Second, you’d harness the intersection of the crowd and the cloud. And here’s where the Brexit Party again believe that they are outmanoeuvring the ancien regime. They’ve paid a lot of money – “really a lot of money”, Paul boasts, “like they could have chartered their own plane here…” – to buy the best ground game software out there: Pericles. So much money that the two American political consultants who sold it to them have turned up in person to unpack it.

“If it’s a firm ‘no’, just record that and just move on,” one of them intones. “Remember that your time is limited. We only want the potential converts. In fact, it’s one of the tricks of the trade by the opposition, to keep you talking on the doorstep…”


In 2019, the big three parties still rely on paper returns. Their canvassers go out. Ding-dong. Gently probe your voting intentions. Write your answers down on a sheet of paper, and walk back to an office somewhere where some sad lackey enters each manually onto a computer.

The endgame of the ground game comes on polling day. Party tellers stand outside polling stations and cross you off their list. If you haven’t turned up yet, they might send canvassers back to knock on your door – to give you a lift if necessary.

While the big three are still so arthritic that they’re still running those numbers back to an office, Pericles can crunch all those numbers in real-time. And map it in real time too, building a local map in which each missing voter is a blue flashing dot, that canvassers can head towards. Then – if they suddenly turn up at the polls just as you’re about to knock on the door – the blue light goes dark.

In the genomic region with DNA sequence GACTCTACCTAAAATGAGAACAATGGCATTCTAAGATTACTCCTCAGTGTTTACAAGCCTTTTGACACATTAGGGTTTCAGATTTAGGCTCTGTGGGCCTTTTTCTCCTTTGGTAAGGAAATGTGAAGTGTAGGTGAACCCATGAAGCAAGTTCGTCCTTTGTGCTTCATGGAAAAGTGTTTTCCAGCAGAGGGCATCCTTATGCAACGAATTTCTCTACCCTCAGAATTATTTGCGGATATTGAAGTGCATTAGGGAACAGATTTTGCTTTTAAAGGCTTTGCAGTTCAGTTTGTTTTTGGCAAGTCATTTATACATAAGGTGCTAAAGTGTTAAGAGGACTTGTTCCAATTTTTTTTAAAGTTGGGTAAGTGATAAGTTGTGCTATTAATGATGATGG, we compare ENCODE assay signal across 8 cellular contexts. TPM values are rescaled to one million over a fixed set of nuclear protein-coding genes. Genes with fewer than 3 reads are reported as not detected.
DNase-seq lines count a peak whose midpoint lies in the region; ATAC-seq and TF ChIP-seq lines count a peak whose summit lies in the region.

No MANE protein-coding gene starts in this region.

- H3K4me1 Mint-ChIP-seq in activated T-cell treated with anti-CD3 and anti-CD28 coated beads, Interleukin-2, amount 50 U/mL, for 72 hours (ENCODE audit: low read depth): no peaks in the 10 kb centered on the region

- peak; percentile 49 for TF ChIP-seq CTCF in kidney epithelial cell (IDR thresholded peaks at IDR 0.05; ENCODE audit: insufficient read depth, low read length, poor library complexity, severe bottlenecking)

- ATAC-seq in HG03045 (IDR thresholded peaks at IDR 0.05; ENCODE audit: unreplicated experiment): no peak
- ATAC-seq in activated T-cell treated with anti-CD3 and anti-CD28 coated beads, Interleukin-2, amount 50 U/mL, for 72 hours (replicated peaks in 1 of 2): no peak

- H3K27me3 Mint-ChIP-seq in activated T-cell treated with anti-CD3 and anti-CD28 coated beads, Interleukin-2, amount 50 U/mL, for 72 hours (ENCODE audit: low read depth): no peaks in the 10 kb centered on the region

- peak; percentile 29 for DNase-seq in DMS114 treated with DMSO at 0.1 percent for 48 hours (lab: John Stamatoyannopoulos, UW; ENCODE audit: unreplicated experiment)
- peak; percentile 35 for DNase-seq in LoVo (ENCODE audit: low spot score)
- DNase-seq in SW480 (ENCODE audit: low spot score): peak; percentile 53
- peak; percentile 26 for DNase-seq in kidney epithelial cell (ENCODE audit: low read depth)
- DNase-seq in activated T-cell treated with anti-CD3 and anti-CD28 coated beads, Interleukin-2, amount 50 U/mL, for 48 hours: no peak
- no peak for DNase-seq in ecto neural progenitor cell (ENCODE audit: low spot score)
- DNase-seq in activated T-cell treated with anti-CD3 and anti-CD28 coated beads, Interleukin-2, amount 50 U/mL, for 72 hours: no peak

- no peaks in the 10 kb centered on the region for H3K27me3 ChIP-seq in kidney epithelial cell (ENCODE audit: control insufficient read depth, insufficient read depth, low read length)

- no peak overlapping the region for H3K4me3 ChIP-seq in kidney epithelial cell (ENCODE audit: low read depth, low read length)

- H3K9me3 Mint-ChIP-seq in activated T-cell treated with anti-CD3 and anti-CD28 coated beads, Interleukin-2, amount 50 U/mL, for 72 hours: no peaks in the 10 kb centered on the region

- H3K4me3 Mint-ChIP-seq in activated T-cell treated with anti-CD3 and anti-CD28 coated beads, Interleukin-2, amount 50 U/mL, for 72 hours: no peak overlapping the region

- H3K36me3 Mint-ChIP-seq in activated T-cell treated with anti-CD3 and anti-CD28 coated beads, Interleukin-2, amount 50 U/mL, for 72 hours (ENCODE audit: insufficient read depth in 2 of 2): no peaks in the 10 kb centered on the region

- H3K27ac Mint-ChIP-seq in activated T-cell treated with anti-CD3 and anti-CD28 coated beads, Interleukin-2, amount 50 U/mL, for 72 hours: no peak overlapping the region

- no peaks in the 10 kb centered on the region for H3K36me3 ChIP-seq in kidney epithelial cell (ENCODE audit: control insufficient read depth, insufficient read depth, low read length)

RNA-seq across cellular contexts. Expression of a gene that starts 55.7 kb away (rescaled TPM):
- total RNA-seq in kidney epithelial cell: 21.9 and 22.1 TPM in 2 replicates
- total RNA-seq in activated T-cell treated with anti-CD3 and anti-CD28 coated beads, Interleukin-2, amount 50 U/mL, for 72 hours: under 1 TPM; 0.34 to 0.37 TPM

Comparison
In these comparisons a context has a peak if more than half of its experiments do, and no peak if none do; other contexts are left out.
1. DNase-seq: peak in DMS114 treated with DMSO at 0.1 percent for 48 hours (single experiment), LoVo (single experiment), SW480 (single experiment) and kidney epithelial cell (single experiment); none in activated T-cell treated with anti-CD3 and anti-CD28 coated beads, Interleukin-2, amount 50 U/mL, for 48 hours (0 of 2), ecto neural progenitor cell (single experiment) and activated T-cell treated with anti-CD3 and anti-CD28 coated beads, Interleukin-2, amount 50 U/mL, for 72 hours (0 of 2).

With enough bodies to man it, this gifts you a real-time, endlessly-rotatable data set that can make a difference of hundreds of votes. And in our present clownworld where every British marginal is about to go from a classic two-way split into a four-way tussle, a few hundred votes could easily be all there is in it.

“Don’t forget, I was in UKIP once,” Paul tells them. “In 2015. We came second in 150 seats. Four million votes – and not one new seat.”

It’s the spectre they fear most, a nightmare scenario they’re determined not to repeat. On cue, Toby pulls up a list of the Brexit Party’s top hundred target seats. “We can track, at a glance, how well voter pledges are going in each constituency.”

“And in that sense, I’m afraid Big Brother is watching,” Toby trills. “We’ll be monitoring your success or failure closely. But of course, that means we’ll be able to throw more resources into your area – more canvassers and the like.”

It’s the plug-in-n-play nature of Pericles that’s the killer app. When you’ve got a large voluntary workforce of recently-recruited pensioners, the key to agility isn’t sophistication: it’s idiot-proofing (though it may have met its match in the paunchy chap, head cocked back, squinting down his bifocals into his clamshell Motorola).

That agility goes all the way to the top. Farage might believe that torrents are something to do with filth and Telegram is what centenarians get from the Queen, but in his new guise he’s found the freedom to experiment with whatever works, at high speed, in a rapidly evolving landscape. That’s the real technology at the heart of his insurgency.